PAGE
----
Think about how much and why you use Google or other search engines to look for a product or an information. The key question we have to ask as we begin our journey is "How do search engines work to categorize websites and present them to searchers in results?" This can be done for the majority of searches by applying SEO techniques to increase visibility in search results and increase search traffic to our website.
Knowing how to get your brand, website, or business noticed by searchers is a key skill as a digital marketer. Besides, understanding how SEO is changing will keep you at the top of your game. Although SEO changes in small ways regularly, its main principles do not. We can split SEO into three components since Google came on the scene in the late 1990s:
It is the process of completing activities on your site that are designed to improve SEO but are not related to content. It often happens behind the scenes.
It is the process of ensuring that the content on your site is meaningful and offers a great user experience. It requires targeting within your content with the correct keywords which can be done through a content management system (CMS).
Typically, a CMS would have a user-friendly interface and in certain circumstances, there will be a drag and drop support for text boxes and images, so that your own page templates can be built easily. Wordpress, Wix, Drupal, Joomla, Magento, Shopify, and Speech Engine are common examples of content management systems.
It is the process of improving the search engine rankings of your site via activities outside of the site. This is powered mainly by backlinks, which help to establish the credibility of the web.
Computer programs that look for clues to give the searcher the exact results that they are looking for are called search engine algorithms. To find web pages, search engines rely on algorithms and determine which ones to rank for any given keyword. How search engines function is followed by three steps:
#1 Crawling: discovering a website's themes and topics;
In order to identify new sites and record information about them, search engines send out web crawlers. These web crawlers are also named as'spiders' or 'robots'. Their purpose is to find new web pages that exist and also to regularly review the content on pages they have previously visited to see whether they have modified or been updated.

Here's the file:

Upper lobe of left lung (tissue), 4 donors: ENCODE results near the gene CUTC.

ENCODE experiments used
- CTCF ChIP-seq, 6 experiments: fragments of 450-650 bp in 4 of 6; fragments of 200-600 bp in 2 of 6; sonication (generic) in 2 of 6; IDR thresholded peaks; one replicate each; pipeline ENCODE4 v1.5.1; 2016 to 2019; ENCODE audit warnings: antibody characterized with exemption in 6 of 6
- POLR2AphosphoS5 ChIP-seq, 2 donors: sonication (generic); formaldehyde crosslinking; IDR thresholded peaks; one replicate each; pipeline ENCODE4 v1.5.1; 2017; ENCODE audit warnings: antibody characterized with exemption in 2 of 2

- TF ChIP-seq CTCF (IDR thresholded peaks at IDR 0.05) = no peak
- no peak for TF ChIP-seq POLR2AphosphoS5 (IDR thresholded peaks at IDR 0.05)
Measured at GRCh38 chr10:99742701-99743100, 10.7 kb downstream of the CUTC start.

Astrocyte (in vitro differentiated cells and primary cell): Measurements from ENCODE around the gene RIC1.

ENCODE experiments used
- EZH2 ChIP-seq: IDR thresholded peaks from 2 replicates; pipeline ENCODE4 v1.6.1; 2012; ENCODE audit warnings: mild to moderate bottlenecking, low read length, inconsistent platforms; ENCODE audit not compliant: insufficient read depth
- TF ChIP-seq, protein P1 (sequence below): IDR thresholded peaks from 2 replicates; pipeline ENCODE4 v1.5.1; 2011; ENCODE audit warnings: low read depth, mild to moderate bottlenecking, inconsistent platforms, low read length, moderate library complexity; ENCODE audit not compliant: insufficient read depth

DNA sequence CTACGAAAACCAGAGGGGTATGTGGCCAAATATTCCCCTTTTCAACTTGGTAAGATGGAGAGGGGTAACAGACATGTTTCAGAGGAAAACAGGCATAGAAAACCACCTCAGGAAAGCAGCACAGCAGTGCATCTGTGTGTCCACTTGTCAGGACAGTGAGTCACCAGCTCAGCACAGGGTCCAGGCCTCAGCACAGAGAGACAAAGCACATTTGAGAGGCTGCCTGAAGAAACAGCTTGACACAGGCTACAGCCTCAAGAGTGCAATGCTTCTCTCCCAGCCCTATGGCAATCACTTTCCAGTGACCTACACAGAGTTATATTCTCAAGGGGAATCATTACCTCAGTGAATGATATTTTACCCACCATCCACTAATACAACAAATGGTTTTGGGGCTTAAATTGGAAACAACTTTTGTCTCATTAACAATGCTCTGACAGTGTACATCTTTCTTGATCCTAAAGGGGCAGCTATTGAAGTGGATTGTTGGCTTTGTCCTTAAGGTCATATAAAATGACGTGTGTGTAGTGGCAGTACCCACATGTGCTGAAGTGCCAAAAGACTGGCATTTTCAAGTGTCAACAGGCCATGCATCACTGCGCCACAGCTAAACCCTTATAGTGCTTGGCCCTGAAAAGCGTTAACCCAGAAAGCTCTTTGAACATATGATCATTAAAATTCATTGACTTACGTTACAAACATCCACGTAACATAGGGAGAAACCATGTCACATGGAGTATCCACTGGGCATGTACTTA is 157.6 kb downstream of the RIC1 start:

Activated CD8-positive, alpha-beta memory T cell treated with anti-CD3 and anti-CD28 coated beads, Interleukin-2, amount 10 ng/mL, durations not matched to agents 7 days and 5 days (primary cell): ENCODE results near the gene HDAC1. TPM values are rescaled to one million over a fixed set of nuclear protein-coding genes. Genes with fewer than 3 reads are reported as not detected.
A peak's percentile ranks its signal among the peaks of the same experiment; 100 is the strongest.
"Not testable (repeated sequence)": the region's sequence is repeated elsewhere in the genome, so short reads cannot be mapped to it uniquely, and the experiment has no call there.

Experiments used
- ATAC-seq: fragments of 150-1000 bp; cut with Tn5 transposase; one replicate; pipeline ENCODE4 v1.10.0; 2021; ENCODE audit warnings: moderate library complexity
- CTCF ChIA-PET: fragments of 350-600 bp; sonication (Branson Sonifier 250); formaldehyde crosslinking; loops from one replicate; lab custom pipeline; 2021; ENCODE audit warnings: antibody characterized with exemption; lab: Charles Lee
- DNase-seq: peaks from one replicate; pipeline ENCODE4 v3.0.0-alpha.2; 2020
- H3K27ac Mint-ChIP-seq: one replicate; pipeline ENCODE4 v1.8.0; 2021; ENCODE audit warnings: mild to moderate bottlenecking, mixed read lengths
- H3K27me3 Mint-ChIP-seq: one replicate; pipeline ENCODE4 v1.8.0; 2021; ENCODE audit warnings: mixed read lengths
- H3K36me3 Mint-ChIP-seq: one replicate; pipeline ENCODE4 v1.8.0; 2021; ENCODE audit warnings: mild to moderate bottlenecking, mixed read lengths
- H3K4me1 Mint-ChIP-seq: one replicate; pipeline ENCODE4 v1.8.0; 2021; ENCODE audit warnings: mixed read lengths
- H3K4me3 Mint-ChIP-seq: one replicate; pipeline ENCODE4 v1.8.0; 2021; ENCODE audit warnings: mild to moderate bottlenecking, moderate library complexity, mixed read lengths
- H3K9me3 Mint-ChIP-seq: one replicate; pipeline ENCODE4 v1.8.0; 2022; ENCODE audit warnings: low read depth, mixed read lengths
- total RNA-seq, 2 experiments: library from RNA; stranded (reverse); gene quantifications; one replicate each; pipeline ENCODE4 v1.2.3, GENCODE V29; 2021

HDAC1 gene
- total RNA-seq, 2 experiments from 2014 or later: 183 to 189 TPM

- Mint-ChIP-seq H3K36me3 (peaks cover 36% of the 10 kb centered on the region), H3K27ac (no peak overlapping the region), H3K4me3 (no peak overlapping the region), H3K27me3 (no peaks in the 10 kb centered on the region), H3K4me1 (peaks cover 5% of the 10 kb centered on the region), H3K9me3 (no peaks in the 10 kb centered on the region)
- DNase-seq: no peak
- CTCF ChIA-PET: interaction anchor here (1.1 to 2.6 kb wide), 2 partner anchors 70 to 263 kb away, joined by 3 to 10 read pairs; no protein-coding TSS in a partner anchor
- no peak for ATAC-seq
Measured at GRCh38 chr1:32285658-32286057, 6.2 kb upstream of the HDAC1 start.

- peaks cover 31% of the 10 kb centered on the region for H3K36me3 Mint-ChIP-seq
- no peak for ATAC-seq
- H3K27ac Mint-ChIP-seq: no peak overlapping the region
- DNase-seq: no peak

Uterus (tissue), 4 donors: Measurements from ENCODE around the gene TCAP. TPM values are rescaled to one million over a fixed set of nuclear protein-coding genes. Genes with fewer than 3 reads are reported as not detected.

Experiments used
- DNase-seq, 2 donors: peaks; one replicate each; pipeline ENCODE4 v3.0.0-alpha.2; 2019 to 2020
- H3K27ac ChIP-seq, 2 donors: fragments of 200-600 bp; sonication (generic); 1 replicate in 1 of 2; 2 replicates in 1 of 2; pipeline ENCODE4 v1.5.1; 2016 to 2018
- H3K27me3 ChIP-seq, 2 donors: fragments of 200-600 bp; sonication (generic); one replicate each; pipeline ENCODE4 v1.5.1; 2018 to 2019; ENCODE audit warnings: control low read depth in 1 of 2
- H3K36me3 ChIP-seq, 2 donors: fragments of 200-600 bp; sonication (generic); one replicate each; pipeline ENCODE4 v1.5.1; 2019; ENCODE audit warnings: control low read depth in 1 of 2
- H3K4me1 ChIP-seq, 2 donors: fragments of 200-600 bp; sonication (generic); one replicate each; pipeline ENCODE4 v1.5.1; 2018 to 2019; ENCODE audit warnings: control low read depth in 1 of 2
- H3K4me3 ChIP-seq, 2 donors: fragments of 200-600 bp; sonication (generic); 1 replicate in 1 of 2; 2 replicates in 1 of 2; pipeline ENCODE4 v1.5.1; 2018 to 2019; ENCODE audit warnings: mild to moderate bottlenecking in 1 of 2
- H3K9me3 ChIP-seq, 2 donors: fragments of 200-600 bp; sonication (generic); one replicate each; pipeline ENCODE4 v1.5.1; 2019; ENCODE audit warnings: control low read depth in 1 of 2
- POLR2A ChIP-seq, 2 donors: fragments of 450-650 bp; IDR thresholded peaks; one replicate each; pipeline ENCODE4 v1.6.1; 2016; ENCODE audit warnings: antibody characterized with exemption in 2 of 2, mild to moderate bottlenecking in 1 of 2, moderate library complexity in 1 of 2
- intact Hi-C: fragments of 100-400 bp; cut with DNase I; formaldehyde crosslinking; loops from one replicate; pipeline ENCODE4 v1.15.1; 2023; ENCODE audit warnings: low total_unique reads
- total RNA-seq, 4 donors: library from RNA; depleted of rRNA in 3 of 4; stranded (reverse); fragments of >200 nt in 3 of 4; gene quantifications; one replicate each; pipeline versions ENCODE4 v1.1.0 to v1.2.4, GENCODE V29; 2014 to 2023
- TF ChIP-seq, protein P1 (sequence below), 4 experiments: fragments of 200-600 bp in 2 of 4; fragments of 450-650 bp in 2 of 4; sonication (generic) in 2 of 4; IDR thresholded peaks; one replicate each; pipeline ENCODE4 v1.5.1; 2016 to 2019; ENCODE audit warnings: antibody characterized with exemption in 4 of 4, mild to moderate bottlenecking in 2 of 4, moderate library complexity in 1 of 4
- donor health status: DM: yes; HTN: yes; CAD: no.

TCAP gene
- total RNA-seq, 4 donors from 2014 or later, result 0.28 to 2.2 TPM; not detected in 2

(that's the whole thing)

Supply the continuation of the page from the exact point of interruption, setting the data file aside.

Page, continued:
Search engines crawl web pages by following links they've already found. So, when a search engine crawls your homepage, if you have a blog post and it's linked from your homepage, it will then look for another link to follow and will follow the link to your new blog post. Search engines are often instructed by websites not to crawl such web pages so that they are left out of the index.
#2 Indexing: registering the page in a search engine's database which is linked to certain topics;
Indexing is the second step. Indexing is when a search engine determines if it can use the information it has crawled or not. If a web page that has been crawled is considered worthy by a search engine, it will be added to its index. At the final ranking stage, this index will be used. It is filed and stored in a database when a web page or piece of content is indexed, where it can later be retrieved. The index is put on most web pages that provide unique and useful content.
A web page might not be placed in the index if:
- it’s not mobile-friendly
- its content is considered duplicate
- its content is considered low value or spammy
- it couldn’t be crawled the page or domain lacked inbound links
#3 Ranking: sorting the position of search results based on the search parameters and themes associated in the search engine database
The third step is also the most significant step, and that is ranking. Search engines sort or rank the results for any given keyword, to give the searcher the most useful and relevant results they can find. After completing the crawling and indexing steps, ranking can only occur and your site can be ranked accordingly.
Search engines use more than 200 ranking signals to sort and rank information, and they all fit under the three pillars of SEO: technical optimization, on-page optimization, and off-page optimization. Some examples of signals used by search engines to rate web pages are: keyword presence in the title tag, web page loading speed, and website popularity.